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2 OB-GYNs Debunk Those Confusing Myths About Birth Control Symptoms

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Birth control has always been one of the most popular discussion topics among college students, especially with recent developments like their increased accessibility through the Opill tablet. However, like most issues that fall under the women’s health umbrella, birth control is subject to multiple myths and borderline conspiracy theories.

Unfortunately, many women are often left in the dark about what to expect before starting a new birth control. The lack of knowledge surrounding women’s healthcare is such an issue in our country that even First Lady Dr. Jill Biden and Academy Award-winning actress Halle Berry have felt the need to bring attention to the issue. 

There are a million myths out there, but some of the most popular myths about birth control pills are that the pill makes users gain weight, starting the pill too early will damage your reproductive organs or cause infertility, and that the pill can cause cancer. 

We’ve all heard these myths, and some of them can definitely be more scary than others. But you know what’s even more terrifying? Not knowing the truth. 

Everyone deserves to know and understand the truth about what’s behind their medication’s ingredients or side effects, that shouldn’t be something that people have to fight for. I spoke to two OB-GYNs — Dr. Kerry Krauss, Medical Director at Natural Cycles, and Organon Health Partner Dr. Kameelah Phillips — about the myths surrounding birth control pills, and here’s what I learned.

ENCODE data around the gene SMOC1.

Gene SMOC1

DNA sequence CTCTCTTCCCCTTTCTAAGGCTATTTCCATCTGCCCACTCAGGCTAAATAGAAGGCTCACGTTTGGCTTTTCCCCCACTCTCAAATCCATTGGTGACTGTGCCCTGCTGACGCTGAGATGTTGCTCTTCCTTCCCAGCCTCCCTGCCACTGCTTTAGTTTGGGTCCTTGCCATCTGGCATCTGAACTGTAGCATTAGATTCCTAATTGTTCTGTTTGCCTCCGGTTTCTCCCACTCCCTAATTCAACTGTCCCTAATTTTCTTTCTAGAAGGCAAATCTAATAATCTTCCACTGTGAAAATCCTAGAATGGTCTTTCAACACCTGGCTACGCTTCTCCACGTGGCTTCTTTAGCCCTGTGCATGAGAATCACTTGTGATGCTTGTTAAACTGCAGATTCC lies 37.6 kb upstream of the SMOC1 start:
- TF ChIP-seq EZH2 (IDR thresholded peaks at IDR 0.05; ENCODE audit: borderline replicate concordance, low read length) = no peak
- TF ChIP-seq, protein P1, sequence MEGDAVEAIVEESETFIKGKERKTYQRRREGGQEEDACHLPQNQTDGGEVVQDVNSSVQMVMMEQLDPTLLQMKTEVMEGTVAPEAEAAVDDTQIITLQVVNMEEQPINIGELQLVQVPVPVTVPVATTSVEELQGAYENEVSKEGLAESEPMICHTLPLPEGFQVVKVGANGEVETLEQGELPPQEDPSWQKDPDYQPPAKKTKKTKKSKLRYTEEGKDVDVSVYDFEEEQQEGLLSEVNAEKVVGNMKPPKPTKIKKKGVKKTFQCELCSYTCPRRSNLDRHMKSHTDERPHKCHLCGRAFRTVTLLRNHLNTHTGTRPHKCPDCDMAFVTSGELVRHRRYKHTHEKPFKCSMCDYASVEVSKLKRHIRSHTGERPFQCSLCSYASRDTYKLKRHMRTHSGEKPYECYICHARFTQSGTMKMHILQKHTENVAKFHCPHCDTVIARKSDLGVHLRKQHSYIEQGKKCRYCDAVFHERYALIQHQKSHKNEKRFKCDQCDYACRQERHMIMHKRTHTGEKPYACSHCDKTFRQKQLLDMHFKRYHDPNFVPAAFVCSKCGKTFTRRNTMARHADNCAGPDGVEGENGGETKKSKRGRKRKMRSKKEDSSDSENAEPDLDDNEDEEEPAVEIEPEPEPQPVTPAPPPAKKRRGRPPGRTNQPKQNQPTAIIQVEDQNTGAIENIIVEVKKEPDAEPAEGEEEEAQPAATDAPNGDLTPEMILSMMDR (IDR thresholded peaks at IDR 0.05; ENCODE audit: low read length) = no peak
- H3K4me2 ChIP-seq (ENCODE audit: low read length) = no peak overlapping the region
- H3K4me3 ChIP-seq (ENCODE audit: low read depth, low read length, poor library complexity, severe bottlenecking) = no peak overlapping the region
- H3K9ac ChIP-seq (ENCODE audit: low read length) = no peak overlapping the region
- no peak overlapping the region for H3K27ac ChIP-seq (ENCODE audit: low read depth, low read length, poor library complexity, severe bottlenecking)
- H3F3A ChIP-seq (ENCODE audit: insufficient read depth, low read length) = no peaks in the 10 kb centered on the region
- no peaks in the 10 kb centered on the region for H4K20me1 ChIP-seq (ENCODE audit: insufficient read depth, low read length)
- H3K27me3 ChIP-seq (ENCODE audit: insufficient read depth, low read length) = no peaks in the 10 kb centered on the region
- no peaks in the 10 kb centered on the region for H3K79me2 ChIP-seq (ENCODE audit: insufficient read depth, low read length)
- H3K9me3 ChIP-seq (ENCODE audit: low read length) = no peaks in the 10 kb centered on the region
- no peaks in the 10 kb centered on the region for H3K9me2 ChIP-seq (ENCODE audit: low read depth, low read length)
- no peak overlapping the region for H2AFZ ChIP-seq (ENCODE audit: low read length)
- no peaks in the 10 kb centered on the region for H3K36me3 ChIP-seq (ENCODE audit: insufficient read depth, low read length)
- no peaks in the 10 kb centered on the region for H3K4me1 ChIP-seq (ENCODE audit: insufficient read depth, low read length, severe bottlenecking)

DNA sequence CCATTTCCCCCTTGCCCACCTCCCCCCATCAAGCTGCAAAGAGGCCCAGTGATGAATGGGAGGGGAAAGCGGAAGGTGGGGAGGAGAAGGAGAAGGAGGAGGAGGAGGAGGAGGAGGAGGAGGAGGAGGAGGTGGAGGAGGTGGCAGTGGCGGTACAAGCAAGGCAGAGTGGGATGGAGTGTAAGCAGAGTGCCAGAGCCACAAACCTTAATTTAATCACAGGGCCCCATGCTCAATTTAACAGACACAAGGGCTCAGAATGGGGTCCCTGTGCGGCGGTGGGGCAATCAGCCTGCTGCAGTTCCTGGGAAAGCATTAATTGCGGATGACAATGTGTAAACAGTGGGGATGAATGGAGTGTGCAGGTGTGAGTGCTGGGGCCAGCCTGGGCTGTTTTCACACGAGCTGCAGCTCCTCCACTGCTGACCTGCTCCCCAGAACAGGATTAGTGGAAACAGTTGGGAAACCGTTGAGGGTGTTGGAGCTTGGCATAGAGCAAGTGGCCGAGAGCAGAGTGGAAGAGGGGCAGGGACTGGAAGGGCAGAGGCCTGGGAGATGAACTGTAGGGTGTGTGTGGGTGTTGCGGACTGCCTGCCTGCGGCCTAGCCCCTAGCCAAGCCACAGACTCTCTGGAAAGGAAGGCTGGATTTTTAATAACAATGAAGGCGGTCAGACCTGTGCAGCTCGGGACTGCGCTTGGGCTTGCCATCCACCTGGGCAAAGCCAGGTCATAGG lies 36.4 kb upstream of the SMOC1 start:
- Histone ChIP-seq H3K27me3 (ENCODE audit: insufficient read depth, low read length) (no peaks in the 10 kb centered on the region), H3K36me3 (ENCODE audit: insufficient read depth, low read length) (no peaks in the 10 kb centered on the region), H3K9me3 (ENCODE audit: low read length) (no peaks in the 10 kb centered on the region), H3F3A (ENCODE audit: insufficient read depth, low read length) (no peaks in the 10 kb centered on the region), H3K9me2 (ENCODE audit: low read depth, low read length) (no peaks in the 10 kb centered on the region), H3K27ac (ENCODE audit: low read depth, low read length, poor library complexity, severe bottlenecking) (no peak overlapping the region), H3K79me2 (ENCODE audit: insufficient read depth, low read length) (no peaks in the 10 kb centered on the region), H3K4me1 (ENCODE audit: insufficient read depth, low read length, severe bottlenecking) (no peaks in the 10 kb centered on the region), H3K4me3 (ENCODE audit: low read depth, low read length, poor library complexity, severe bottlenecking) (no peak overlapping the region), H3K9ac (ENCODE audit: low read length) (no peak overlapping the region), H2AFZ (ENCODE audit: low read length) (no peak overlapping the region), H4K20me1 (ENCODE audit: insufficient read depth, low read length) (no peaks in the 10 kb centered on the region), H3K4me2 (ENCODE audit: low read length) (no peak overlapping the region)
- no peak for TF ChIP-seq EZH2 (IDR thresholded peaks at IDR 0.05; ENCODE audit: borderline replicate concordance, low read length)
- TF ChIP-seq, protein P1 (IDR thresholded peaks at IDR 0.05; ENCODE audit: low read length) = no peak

Fact: It is possible to overdose on birth control, but it’s extremely rare.

It’s common knowledge that birth control users should only be taking one pill a day, every day, until they’re no longer on the prescription. It’s easy to forget to take a pill once in a while, and when that happens it’s typically recommended to take two pills in one day instead of one pill. 

It might be surprising to learn that it is possible to overdose on birth control pills, but it doesn’t happen in a way that’s similar to drug overdoses, says Dr. Kameelah Phillips

“It’s not possible for someone to overdose on birth control pills in the way that people typically think of a drug overdose,” Dr. Phillips says. “When people take multiple birth control pills at a time, they may experience side effects like nausea, vomiting, an upset stomach and/or headache.”

Possible overdose symptoms include breast tenderness, discoloration of urine, drowsiness, excessive vaginal bleeding for two to seven days following the overdose, headache, emotional changes, nausea, vomiting, and rash, according to BMJ Sexual and Reproductive Health. 

Myth: Birth control pills cause infertility after taking it for multiple years.

Birth control pills causing infertility after long-term usage is one of the most popular myths I’ve ever heard, but there isn’t truth to it. 

“Other than sterilization techniques, there is no current method of birth control on the market that causes infertility,” says Dr. Kerry Krauss. “There are some methods that do temporarily stop ovulation; however, large studies have looked at rates of pregnancy within one year after stopping these methods and found that fertility rates are the same whether or not a woman was on birth control.”